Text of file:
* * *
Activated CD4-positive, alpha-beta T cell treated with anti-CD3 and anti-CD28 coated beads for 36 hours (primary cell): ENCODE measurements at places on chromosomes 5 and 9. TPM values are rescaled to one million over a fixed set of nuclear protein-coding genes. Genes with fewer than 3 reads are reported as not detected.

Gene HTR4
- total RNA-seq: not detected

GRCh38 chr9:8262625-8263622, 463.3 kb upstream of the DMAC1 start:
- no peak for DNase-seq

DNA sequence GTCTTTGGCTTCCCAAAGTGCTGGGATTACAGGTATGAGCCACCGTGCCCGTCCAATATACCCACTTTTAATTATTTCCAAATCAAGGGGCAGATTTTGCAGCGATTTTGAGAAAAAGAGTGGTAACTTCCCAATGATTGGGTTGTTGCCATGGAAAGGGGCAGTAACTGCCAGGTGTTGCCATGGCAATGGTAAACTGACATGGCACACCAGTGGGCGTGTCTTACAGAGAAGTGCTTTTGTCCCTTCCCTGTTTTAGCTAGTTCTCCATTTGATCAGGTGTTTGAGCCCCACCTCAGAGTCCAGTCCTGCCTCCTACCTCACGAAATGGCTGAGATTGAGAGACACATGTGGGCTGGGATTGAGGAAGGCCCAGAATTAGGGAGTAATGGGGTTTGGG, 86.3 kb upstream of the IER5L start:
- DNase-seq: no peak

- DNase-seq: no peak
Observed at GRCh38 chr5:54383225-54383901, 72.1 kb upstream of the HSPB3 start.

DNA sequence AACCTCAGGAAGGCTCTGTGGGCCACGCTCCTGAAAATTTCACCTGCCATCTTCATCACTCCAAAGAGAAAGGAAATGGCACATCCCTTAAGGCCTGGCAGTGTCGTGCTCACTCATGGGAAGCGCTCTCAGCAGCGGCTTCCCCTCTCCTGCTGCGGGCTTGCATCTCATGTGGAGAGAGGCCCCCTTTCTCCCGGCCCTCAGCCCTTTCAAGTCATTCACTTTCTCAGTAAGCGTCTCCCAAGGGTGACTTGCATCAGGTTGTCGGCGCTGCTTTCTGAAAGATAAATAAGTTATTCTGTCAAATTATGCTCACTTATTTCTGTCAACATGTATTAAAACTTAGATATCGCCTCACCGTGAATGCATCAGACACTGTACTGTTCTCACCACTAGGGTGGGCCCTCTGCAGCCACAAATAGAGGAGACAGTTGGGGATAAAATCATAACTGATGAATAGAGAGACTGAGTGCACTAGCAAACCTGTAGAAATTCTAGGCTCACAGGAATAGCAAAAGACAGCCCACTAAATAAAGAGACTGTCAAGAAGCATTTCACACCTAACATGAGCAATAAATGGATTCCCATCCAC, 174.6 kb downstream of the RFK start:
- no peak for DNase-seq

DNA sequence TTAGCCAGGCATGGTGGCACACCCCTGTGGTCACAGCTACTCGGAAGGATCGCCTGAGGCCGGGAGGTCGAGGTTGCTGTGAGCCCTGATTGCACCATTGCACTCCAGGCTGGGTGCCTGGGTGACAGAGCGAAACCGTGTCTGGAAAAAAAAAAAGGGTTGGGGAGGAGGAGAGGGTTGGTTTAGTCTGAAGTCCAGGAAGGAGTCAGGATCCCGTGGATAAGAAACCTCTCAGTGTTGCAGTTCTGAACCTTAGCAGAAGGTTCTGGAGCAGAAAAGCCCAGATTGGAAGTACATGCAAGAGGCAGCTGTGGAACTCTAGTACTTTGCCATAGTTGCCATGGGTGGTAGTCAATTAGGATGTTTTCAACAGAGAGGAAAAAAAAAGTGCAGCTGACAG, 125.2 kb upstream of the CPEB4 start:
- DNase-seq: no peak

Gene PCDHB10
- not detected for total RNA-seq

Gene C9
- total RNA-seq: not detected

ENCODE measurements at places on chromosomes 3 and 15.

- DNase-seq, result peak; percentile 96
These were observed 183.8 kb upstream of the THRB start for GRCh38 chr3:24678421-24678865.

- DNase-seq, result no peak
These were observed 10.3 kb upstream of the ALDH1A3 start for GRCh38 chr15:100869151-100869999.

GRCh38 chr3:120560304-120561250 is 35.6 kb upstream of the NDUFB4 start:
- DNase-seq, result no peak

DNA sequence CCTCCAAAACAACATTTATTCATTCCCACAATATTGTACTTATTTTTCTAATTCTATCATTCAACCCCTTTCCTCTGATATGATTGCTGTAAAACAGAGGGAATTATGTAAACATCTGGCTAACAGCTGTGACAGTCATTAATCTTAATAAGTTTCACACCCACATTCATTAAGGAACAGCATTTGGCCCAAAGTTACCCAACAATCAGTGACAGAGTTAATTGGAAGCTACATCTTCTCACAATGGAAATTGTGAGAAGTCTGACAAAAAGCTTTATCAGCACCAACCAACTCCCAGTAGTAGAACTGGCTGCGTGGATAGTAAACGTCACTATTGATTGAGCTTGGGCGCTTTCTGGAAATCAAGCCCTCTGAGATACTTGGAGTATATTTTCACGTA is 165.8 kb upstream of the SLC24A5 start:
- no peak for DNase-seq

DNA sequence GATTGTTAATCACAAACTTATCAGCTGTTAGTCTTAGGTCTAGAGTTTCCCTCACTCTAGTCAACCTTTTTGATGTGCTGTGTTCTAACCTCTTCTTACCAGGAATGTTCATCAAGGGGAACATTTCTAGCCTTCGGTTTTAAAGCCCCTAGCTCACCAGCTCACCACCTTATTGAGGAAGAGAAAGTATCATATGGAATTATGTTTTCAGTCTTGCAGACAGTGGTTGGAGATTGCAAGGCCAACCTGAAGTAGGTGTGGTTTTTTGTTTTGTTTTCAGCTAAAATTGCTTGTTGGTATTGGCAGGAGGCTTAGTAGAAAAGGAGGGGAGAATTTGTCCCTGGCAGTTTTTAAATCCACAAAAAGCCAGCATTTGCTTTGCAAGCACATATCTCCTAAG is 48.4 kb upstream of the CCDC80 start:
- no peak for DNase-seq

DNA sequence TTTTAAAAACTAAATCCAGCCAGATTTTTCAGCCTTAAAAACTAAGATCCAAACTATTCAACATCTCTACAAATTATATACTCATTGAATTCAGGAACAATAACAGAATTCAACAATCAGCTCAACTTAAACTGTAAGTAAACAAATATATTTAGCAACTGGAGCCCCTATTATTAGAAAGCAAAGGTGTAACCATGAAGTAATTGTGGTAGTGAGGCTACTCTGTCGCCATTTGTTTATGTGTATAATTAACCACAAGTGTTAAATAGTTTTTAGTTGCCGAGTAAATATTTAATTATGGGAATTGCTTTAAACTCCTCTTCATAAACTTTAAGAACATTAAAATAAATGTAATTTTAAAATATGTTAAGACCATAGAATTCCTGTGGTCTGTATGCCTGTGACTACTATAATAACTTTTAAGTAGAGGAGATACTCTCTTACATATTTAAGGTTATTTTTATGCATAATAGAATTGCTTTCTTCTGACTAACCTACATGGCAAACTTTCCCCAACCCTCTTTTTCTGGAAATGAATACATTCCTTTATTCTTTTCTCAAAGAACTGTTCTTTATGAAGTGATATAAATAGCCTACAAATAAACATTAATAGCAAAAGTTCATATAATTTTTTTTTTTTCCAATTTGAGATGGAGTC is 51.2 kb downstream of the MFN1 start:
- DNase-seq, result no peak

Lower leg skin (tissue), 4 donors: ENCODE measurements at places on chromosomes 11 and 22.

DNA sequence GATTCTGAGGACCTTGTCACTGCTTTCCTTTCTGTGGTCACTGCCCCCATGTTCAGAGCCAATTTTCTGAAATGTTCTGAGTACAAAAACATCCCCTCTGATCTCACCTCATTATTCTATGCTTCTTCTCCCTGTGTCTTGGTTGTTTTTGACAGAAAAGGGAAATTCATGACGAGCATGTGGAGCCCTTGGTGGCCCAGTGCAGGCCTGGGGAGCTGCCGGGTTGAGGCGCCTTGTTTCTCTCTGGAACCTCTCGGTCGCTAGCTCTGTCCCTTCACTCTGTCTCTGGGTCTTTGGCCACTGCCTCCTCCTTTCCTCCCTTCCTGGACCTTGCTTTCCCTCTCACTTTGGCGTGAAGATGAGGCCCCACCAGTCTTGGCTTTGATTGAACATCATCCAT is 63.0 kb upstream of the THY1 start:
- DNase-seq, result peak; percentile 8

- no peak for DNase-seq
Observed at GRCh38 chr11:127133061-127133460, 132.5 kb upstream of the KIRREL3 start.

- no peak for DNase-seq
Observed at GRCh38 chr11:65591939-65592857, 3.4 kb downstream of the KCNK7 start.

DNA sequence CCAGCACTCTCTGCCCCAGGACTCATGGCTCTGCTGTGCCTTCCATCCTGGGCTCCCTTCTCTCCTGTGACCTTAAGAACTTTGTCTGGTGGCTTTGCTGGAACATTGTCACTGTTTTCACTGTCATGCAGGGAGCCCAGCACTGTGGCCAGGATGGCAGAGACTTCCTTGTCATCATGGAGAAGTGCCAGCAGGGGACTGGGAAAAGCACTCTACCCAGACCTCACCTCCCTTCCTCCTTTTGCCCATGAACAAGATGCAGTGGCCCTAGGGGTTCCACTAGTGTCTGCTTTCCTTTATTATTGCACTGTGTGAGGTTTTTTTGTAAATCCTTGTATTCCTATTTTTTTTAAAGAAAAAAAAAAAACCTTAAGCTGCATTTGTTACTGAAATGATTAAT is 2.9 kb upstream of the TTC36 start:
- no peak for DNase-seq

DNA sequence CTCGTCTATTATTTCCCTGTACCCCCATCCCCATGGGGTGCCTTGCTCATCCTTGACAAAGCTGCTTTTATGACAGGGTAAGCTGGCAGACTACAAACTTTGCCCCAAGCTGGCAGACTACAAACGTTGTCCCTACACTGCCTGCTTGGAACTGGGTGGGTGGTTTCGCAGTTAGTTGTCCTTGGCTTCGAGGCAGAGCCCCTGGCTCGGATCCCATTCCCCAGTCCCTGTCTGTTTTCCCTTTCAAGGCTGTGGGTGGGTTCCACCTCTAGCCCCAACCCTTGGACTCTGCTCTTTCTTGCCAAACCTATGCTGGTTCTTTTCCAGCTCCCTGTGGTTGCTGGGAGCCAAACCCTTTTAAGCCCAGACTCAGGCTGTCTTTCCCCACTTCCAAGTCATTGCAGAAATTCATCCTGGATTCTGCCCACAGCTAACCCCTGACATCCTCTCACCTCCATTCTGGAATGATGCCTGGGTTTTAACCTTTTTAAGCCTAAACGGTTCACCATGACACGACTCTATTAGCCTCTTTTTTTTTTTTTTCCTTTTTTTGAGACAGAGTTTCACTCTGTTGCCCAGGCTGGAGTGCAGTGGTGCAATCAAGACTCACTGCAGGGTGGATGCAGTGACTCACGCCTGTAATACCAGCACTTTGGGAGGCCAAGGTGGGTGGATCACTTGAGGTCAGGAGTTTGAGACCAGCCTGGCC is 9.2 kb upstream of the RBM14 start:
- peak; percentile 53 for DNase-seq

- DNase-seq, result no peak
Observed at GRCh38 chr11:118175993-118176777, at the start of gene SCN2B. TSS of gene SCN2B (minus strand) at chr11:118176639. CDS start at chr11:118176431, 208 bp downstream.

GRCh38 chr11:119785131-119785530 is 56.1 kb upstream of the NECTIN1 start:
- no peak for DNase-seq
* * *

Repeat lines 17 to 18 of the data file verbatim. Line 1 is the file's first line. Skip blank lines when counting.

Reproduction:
- total RNA-seq: not detected

ENCODE measurements at places on chromosomes 3 and 15.